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LEAP provides a number of memory services, ranging from small and fast memories to large structures backed by cache hierarchies.
Based on Bluespec’s RegFile, LUTRAM allocates LUT-based storage. The result of a LUTRAM read may be used in the same cycle as the read request. The base LUTRAM implementation (mkLUTRAMU) is implemented as a RegFile and exists as a separate module only to work around a bug in some Xilinx synthesis tools that incorrectly moves some LUT-based storage to Block RAMs, even when a Block RAM’s next-cycle read latency is inappropriate for the design.
A number of wrappers around the base LUTRAM are provided:
- mkLUTRAMInitialized() and mkLUTRAMWith() instantiate initialized storage.
- mkLUTRAMWithGet() also generates initialized storage, taking the initial data from a Get() interface. With this interface it is easy to initialize a LUTRAM from a software-generated stream.
- Like RegFile, LUTRAM read ports are managed by the Bluespec compiler. The compiler allocates at most 5 read ports and attempts to share ports across rules when it can be proven the rules are mutually exclusive. mkMultiReadLUTRAM() provides a LUTRAM with an explicit number of user-managed read ports. Explicitly naming ports is useful either when the number of read ports is greater than 5 or when the compiler’s allocation of read ports is inefficient.
Like LUTRAM, FPGA block RAM is also on-die storage. Block RAM is larger and denser, but has a one cycle read to use latency. LEAP’s block RAM implementation predates the library now provided with Bluespec. The LEAP version could, at some point, be reimplemented with Bluespec’s. The interface and module name would remain unchanged. All LEAP block RAM modules return the MEMORY_IFC interface.
Like LUTRAM, LEAP provides a number of wrappers around the base mkBRAM:
- mkBRAMInitialized and mkBRAMInitializedWith generate initialized storage.
- mkBRAMMultiRead builds a RAM with multiple read ports. Like LUTRAM, extra read ports are expensive. The separate copy of the RAM is replicated for each port.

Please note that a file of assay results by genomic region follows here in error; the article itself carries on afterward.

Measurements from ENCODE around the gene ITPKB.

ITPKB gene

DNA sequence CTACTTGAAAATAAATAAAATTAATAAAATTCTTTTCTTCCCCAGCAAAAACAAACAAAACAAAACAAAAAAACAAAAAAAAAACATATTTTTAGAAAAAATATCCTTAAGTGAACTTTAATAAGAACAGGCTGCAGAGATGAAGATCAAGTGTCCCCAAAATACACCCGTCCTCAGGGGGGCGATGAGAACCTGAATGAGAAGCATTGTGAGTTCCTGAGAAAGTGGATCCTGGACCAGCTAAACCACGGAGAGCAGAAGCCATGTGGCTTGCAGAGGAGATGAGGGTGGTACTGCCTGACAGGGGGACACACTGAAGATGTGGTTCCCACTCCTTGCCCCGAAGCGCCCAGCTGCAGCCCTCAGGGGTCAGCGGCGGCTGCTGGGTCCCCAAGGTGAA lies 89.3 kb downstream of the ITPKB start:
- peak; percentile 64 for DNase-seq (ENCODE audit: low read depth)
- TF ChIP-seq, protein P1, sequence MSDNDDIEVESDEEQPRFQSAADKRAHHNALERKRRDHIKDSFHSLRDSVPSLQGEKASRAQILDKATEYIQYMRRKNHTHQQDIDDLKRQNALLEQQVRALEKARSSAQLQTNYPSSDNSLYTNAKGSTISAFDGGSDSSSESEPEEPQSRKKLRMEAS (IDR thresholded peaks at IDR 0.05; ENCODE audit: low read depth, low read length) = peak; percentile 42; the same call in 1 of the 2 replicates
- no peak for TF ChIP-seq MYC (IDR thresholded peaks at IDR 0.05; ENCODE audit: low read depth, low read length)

- mkBRAMPseudoMultiRead is a less costly implementation of a RAM with multiple read ports. The interface is identical to mkBRAMMultiRead but only one memory is allocated. Because the memory is shared among all readers, read requests conflict with each other, even from separate ports. The pseudo-multi-read modules are useful for managing multiple read request/response rules and routing read responses to the rules corresponding to their read requests.
LEAP scratchpads are hierarchical storage structures, providing memories that have the same interface as block RAMs but permitting the allocation of arrays larger than would fit on an FPGA. A typical scratchpad builds a private L1 cache, shares an L2 cache in a large memory (e.g. on-board SDRAM) and is backed by host-side virtual memory. Like block RAM, scratchpad modules implement a MEMORY_IFC interface. In user code, mkScratchpad may replace any mkBRAM. Aside from memory size, the only visible difference will be the latencies of operations.
The base mkScratchpad() module takes two arguments: a user-provided UID to identify the scratchpad and a boolean indicating whether to allocate a cache hierarchy. Cached scratchpads allocate a private L1 cache. L1 caches are connected to a last-level cache that is shared, dynamically, among all scratchpads. Scratchpads are initialized with zeros.
mkMultiReadScratchpad() builds a scratchpad with multiple read ports. The read ports share the same L1 cache read port. Output read response buffering is provided, allowing reads on one port to bypass unconsumed reads on another port.
LEAP offers the ability to describe coherent memory spaces.